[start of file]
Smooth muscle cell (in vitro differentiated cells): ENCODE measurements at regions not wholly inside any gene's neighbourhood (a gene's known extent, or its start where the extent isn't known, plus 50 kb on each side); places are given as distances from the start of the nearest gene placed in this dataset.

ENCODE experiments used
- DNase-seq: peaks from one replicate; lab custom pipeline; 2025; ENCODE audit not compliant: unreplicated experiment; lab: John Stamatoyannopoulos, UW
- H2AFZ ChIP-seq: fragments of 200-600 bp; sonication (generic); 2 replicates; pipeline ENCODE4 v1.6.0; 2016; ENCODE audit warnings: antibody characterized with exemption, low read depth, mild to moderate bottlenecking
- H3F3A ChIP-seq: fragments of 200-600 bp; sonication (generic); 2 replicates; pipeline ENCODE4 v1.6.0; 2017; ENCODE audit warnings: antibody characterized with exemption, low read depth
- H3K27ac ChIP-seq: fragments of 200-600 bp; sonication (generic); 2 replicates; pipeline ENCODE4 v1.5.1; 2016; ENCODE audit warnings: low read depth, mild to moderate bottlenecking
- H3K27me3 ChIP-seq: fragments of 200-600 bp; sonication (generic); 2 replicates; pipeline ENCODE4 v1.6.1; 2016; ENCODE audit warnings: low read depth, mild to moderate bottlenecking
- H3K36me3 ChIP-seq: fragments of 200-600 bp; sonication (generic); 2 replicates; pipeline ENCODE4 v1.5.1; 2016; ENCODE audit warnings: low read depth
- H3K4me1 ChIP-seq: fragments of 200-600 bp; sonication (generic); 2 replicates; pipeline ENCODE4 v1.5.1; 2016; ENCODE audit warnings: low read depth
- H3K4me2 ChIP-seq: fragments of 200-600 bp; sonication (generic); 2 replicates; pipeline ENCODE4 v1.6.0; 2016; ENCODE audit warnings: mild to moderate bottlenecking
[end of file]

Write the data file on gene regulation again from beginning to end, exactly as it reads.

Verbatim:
Smooth muscle cell (in vitro differentiated cells): ENCODE measurements at regions not wholly inside any gene's neighbourhood (a gene's known extent, or its start where the extent isn't known, plus 50 kb on each side); places are given as distances from the start of the nearest gene placed in this dataset.

ENCODE experiments used
- DNase-seq: peaks from one replicate; lab custom pipeline; 2025; ENCODE audit not compliant: unreplicated experiment; lab: John Stamatoyannopoulos, UW
- H2AFZ ChIP-seq: fragments of 200-600 bp; sonication (generic); 2 replicates; pipeline ENCODE4 v1.6.0; 2016; ENCODE audit warnings: antibody characterized with exemption, low read depth, mild to moderate bottlenecking
- H3F3A ChIP-seq: fragments of 200-600 bp; sonication (generic); 2 replicates; pipeline ENCODE4 v1.6.0; 2017; ENCODE audit warnings: antibody characterized with exemption, low read depth
- H3K27ac ChIP-seq: fragments of 200-600 bp; sonication (generic); 2 replicates; pipeline ENCODE4 v1.5.1; 2016; ENCODE audit warnings: low read depth, mild to moderate bottlenecking
- H3K27me3 ChIP-seq: fragments of 200-600 bp; sonication (generic); 2 replicates; pipeline ENCODE4 v1.6.1; 2016; ENCODE audit warnings: low read depth, mild to moderate bottlenecking
- H3K36me3 ChIP-seq: fragments of 200-600 bp; sonication (generic); 2 replicates; pipeline ENCODE4 v1.5.1; 2016; ENCODE audit warnings: low read depth
- H3K4me1 ChIP-seq: fragments of 200-600 bp; sonication (generic); 2 replicates; pipeline ENCODE4 v1.5.1; 2016; ENCODE audit warnings: low read depth
- H3K4me2 ChIP-seq: fragments of 200-600 bp; sonication (generic); 2 replicates; pipeline ENCODE4 v1.6.0; 2016; ENCODE audit warnings: mild to moderate bottlenecking